Enjoy my litter as I see them. Day to day
Chapter One (Week One) ... Page 1
Seger comes into season
Removing the Dewclaws
Start of the Bio Sensor program
Chapter Two (Week Two) ... Page 48
Tail Gland Hyperplasia
Do Curlies Shed?
Chapter Three (Week Three) ... Page 94
End of Bio Sensor Exercises
Worming The puppies
Eyes are open
First pup escapes from the box
Chapter Four (Week Four) ... Page 130
Weaning. The great food fight!
Introduction to the puppy play room
Chapter Five (Week Five) ... Page 156
Field dog? Show Dog? CPE?
Happy Mothers Day!
First Stacked pictures
Chapter Six (Week Six) ... Page 195
Toys! Toys! Toys!
What’s In A Name?
Kids and Dogs
Introduction to Wings
Chapter Seven (Week Seven) ... Page 236
About Puppies and Retrieving
Socialize your puppy
First Shots & Vet Visit
Splish Splash, first bath!
Chapter Eight (Week Eight) ... Page 286
Shape up or ship out!
Requirements to ship puppies
See all the pups!
I started doing an on-line puppy diary since many of the people that would be getting one of my pups would not be able to travel here to see the pups. I did not want to put a bunch of cute puppy pictures online, and encourage anyone to have a litter just because they wanted to see cute puppies! Breeding dogs, if done the right way, is a lot of work. Lost sleep and sometimes heartache. It takes a lot of time, effort and money to raise a litter of puppies. Once I started doing The Puppy Diary, I realized I had a captive audience. These people logged on every day to see the pictures, and read what was happening. I used this opportunity to cram as much education into each day as I could. Health, Coat issues, grooming, feeding, socializing, vet care, puppy evaluations, shipping puppies.... you name it! I tried to put it in The Diary. It was suggested that I make it into a book. Well here it is! There are 560 pictures and over 300 pages of living with and watching one litter grow up.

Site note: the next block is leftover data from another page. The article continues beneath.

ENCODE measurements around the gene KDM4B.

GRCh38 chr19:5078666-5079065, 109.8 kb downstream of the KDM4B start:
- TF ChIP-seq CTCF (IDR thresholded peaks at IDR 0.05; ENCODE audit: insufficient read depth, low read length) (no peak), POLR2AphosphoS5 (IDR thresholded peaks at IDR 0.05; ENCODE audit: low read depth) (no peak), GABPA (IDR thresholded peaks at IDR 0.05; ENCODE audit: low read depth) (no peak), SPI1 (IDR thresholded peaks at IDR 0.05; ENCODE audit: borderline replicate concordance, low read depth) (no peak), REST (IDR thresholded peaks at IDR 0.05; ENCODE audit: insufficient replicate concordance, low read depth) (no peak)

I am sure may conscientious, caring breeders raise litters similar to the way I do. Its is a good look into the time, money, commitment it takes to bring up a litter of pups. Some of the things that go on behind the scenes, that the eventual puppies owners (family), never realize go into the litter. Enjoy my litter as I see them. Day to day
This Site Created By SoftMaple Curlies
Breeding: What We're Taught
There are many platitudes in the dog world, such as "A fast maturing puppy will fade" and "Only breed when you'll keep one for yourself." This last maxim is even used to chastise breeders who do not keep a puppy from every litter. The idea is that in every litter there will be a star puppy who should be grown out by the breeder.